Skills Needed in Both Driving a Train and Playing Ping-Pong
Trains and table tennis… not a sentence you’re used to hearing, am I right?
Granted, this combo doesn’t sound as alluring as other great double acts like peanut butter and jelly, fish and chips (shout out to all the British peeps out there!), gin and tonic or Penn and Teller, but it offers something more substantial.
It show you just how versatile humans are. To be specific, it shows how versatile YOU are.
Let’s get straight into it… 4 transferable skills that mean you can drive a train and play ping-pong. Trust me… you will be impressed by the results.
Table tennis is all about anticipating the other player’s movements as well as your own. A pro ping-pong player will know exactly where he/she is going to place their next shot, and guess the shot that their opponent is likely to play in return.
Essentially, you need to be one step ahead of your opponent. Otherwise, you’re always playing on the backfoot, and sooner or later, you’ll mess up.
Similarly, as a train driver you need to be able to anticipate bends, changes in tracks and other obstacles. A train going at top speed and with several cabins full of passengers, we’re talking about 150 mph (240 km/h) here, is going to take a while to slow down if you slam on the breaks.
Concentration & Focus
Concentration is something that every profession, sporting or not, requires. Ping-pong players obviously need to be “in the zone” whenever they are in a game or even just practising.
They need to be committed to the game and focused on their opponent, like a cat stalking a mouse, without the possible bloodshed of course.
Train drivers are active for long periods of time. Anyone else is likely to lose concentration. But, as train drivers are responsible for hundreds of lives, they don’t have this option.
People say “trains are all automated these days” but this just isn’t true. Every now and again, you see a horrific train accident on the news, and it’s probably down to human error.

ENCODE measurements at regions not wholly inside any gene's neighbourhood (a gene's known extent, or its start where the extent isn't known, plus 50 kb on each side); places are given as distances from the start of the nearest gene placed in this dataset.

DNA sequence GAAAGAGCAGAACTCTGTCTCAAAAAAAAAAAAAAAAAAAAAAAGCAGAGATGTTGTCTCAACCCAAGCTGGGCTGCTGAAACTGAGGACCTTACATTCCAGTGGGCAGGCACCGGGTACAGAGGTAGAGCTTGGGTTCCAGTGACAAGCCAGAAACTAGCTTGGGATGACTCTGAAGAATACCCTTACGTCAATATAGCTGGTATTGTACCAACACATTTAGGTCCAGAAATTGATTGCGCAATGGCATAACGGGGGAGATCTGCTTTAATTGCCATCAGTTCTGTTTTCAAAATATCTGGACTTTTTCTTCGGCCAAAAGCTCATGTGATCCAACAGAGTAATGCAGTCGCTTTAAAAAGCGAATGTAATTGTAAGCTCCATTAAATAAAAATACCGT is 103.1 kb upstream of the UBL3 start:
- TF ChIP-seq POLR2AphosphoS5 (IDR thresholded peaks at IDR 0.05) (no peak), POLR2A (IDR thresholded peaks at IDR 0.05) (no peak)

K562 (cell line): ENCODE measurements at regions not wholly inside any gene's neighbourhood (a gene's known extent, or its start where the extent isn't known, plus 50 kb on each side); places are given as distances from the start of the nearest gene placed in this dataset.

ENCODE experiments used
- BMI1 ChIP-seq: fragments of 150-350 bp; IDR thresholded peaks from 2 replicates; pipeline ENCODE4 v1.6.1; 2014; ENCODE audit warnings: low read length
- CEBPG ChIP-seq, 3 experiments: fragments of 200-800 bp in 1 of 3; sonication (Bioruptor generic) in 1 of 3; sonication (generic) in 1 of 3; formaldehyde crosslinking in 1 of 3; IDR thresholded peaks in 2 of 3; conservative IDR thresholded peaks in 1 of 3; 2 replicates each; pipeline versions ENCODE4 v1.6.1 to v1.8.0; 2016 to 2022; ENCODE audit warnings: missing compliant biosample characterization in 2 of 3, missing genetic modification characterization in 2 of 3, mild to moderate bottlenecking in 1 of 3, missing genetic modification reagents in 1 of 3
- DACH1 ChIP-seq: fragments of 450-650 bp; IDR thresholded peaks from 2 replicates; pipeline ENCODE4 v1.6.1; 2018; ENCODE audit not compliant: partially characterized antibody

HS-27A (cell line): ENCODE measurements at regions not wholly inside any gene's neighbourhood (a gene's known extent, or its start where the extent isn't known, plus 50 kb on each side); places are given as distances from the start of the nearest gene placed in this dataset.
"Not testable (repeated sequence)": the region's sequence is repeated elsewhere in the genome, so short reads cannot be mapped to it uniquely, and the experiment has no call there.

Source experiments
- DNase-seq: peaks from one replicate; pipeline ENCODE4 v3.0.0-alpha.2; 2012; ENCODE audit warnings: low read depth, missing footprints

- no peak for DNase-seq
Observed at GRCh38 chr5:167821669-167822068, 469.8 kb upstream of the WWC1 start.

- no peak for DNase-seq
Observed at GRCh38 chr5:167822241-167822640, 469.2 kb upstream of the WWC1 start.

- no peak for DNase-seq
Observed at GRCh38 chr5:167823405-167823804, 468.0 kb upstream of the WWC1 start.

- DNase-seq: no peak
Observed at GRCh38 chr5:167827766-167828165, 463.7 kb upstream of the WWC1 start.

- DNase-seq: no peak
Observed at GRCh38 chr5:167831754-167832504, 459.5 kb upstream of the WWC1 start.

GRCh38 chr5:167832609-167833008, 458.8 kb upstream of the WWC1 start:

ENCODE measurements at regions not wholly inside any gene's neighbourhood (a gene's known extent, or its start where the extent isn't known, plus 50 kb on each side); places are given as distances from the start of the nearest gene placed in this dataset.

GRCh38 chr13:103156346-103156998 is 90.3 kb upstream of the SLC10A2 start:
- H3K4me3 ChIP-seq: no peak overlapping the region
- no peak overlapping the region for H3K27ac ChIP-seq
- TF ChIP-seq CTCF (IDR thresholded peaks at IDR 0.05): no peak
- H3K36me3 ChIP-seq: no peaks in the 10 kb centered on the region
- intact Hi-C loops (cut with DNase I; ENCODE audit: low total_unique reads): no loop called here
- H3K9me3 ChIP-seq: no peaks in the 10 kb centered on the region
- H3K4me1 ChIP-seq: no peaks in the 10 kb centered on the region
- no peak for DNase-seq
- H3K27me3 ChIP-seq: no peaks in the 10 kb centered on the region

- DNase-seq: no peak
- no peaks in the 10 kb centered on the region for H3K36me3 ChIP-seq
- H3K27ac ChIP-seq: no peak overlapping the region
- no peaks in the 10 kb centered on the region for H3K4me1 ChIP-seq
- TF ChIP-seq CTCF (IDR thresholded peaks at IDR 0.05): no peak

As long as humans are in charge of trains, concentration and focus are necessities.
Speed & reflexes for a ping-pong player are a given… If you are faster, more agile than your opponent, you are at an obvious advantage.
The same could be said for driving a train.
Someone that is sluggish, slow and just generally poor at reacting to things in time, is not going to make a great driver.
Even though a train takes a long time to come to make a complete stop, the driver needs to activate the breaks, sound the horn, alert a nearby station, radio the cabin crew and inform emergency services.
Someone with sloth-like movements will not be able to do all this in time.
Remain Calm In Certain Situations
An approaching train station has contacted you to highlight a hazard ahead - a large tree branch has fallen onto the tracks. Meanwhile, cabin crew rush in to inform you of a passenger that has suffered a heart attack and requires immediate medical attention.
What do you do? Remaining calm is crucial. Panic causes people to make mistakes.
You’re in the final game of a worldwide table tennis tournament. First place is on the line. Do you lose your head and concede the point? No, you win the point and eventually the game.
If they want to win, ping-pong players must be disciplined, confident and remain calm at all times.
Told you you would be impressed! But please remember… Seek appropriate training/go through the correct channels before swapping professions. We are NOT condoning the hijacking of trains or… crashing ping-pong tournaments.
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